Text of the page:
[linux-audio-dev] the bandwidth of the each harmonic

Paul paulgfx at yahoo.com
Fri Feb 4 22:45:24 UTC 2005

...a simple, but powerfull paradigm that helps to make
simple algorithms that produces very beautiful sounds.

I want to open a topic about what I call "bandwidth of
each harmonic", to say some ideas that helped me to
make beautifull sounds. I am Paul, the author of
ZynAddSubFX software synthsizer (
http://zynaddsubfx.sourceforge.net ) and I wish to
share some ideas ;)
Referring to musical sounds,usually the harmonics are
considered simple sine function. Of course, the
reality shows different thing, and so, the harmonics
was started to be considered as sine functions
modulated by a lower frequencies (I saw some time ago
a link that describes that the choir sound is
beautifull because of the "micromodulations",etc...).
A very good thing is to "have a look" in a frequency
domains. Let's take for example a choir that sing same
note (like A=440Hz). Because all are human, even they
are very well trained singer, they will not sing
exactely the same note; for example one will sing at
435 Hz or other, at 443 Hz, and so on. Now, the first
harmonic (the fundamental note) is not longer a sine
of 440 Hz, but a narrow band signal that has a certain
bandwith. For example, let's take a very simple case:
if all sing at same loudness, and they sing from 435
Hz and the 445 Hz. In this case, the bandwidth will be
10 Hz. Of course, in real choir the frequency
distribution of the harmonic will be not flat, but
usually  will be a curve that looks like a normal
(gaussian) curve(found this after I did some research=
very fine frequency analysis with very long FFTs).
Now, let's go to the second harmonic: if you multiply
435 and 445 with 2, the difference will be 20 Hz. So,
the bandwidth of the second harmonic is 20 Hz. So here
a important rule of real instruments (esp. ensembles):
the bandwith of each harmonic is proportional to the
it's frequency; so in this example the first harmonic
has bandwidth 10Hz, the second 20Hz, the third 30Hz,
and so on.
Here I made a very fine frequency analisys of a
synthsized sound(a real orchestra sound will give
similar results):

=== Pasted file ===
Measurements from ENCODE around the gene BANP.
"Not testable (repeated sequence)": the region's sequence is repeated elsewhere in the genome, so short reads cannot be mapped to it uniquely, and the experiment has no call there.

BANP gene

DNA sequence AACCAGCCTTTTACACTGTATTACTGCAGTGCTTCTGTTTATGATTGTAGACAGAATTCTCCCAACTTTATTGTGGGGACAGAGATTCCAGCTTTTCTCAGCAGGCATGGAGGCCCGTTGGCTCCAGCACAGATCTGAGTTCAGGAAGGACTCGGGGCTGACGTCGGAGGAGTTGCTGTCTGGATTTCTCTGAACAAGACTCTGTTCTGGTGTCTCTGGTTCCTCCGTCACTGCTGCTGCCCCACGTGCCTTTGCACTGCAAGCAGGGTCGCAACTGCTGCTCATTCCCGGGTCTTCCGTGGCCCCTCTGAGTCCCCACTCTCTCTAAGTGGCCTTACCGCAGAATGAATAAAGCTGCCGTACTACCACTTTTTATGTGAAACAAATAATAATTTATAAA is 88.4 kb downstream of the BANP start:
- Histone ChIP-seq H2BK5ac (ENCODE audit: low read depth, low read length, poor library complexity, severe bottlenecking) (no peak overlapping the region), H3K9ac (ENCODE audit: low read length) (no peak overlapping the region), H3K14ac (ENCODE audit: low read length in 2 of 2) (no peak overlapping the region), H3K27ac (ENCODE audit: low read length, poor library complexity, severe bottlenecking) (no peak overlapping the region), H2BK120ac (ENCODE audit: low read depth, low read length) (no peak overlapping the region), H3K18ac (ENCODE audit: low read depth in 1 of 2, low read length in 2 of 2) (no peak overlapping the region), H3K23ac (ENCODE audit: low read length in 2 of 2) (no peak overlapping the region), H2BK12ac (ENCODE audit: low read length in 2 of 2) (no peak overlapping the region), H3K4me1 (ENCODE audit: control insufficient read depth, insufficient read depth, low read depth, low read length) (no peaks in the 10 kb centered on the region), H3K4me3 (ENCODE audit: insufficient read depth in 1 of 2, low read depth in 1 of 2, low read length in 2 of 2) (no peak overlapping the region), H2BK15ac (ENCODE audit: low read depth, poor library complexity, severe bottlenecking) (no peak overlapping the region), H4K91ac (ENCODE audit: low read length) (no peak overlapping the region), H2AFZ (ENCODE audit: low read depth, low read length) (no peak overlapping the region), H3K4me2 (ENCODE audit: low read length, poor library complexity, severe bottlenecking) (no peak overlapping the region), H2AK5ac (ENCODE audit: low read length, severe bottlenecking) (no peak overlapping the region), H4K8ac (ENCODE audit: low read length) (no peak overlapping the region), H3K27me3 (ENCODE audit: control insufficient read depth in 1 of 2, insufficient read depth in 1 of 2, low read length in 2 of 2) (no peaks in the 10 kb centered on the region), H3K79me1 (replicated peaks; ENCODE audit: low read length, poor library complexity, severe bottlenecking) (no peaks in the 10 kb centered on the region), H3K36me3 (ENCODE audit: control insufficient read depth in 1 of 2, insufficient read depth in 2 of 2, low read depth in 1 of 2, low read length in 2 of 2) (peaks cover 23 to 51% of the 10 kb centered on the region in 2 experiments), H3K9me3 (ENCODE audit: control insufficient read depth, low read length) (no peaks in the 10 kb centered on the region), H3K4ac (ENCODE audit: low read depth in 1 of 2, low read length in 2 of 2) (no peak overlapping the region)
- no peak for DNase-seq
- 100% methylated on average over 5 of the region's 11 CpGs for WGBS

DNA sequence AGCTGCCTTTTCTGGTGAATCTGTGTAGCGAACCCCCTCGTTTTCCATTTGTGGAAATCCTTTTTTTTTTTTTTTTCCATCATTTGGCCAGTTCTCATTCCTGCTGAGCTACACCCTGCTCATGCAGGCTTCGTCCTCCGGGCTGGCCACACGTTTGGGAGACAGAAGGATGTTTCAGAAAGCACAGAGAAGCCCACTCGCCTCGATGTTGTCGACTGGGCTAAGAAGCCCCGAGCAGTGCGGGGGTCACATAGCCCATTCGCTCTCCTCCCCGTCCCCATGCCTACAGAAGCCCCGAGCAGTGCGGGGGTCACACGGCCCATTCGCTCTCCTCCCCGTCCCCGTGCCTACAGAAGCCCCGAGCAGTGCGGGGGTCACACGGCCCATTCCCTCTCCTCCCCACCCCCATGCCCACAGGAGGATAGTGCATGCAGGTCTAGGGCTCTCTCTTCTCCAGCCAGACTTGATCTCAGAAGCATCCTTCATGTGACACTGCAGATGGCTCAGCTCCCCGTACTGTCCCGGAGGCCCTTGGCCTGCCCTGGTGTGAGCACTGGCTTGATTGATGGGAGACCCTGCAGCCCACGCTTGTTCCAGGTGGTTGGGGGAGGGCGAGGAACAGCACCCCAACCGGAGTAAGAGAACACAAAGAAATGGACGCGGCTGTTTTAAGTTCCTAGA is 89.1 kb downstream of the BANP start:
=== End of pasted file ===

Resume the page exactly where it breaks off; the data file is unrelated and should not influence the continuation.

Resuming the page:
You see, that the harmonic's bandwith increase
according to their frequency. If you don't increase
the bandwidth of higher harmonics, the resulting sound
will be unpleasant especially on higher bandwiths of
the first harmonic. So, not all quasi-periodic sounds
are good, usually only if you increase the bandwidth
of the harmonics. 

Now, what's happens if there are a lot of harmonics or
the pitch of the sound is enough low?
Let's see:
The upper harmonics will merge to a single frequency
band that will sound like a hiss, that is pleasent to
the ear(eg. choir).
I found that bandwidth of each harmonics can go even
greater than 50 cents (quater of a tone) and still
sound musical - I can give you some example wavs.
Please note that this a different situation than 2
notes detuned by 50 cents (that sound very dissonand).
Also, the best is that the phases are random. In real
life this is ensured by the reverberation of the hall,
for example if a instrument plays with a vibratto (a
Perhaps you noticed that always if more instruments
plays the same note(as a enseble), the sound is very
pleasant. I consider that this is the cause: the
bandwidth of each harmonic. 

Unfortunately, there is very little on the internet
about this stuff, because, I think, that are used more
complicated paradigms (like some statistics on how
sine harmonics modulates, or so).

Now I want to give examples on how you can synthesize
sounds, using this ideea.
You can use zynaddsubfx or another synthesizer in most
cases.  Of course: I don't claim that I invented the
bandwidth of each harmonic (or frequency distribution
of each harmonic), because the ensembles, the choirs,
the reverberations, exists since thousands of years
(or more :) ). I just consider this a very important
fact on how sounds are beautifull and it helped me to
synthsize good sounds even since I was on highschool
You can make bandwidth of each harmonics by:
1) make more oscillators and detune them a bit (and a
slight vibratto helps alot). Most synth use this and
allows this, and perhaps it is known by you. This is
one of the simplest method. This is implemented in
ZynAddSubFX as "ADDsynth" module
2) generate white noise and filter each harmonics with
a bandpass filter and mix the results. Be carefull to
make higher harmonics to have higher bandwidth. This
is implememnted in zynaddsubfx as "SUBsynth" module. 
3) You see that above graphs. You can represent them
as numbers in the frequency domain that represent the
amplitudes of the frequencies, add random phases and
do a SINGLE IFFT and voila! A very beautifull sound
will "born". This new ideea is implemented in
ZynAddSubFX as "PADsynth"
4) you can do other things, like a vibratto on a
periodic oscillator and do a FFT to all sound, put
random phases, and do a IFFT.

For more information, I made few years ago a page that
describes above things at:


Good luck.

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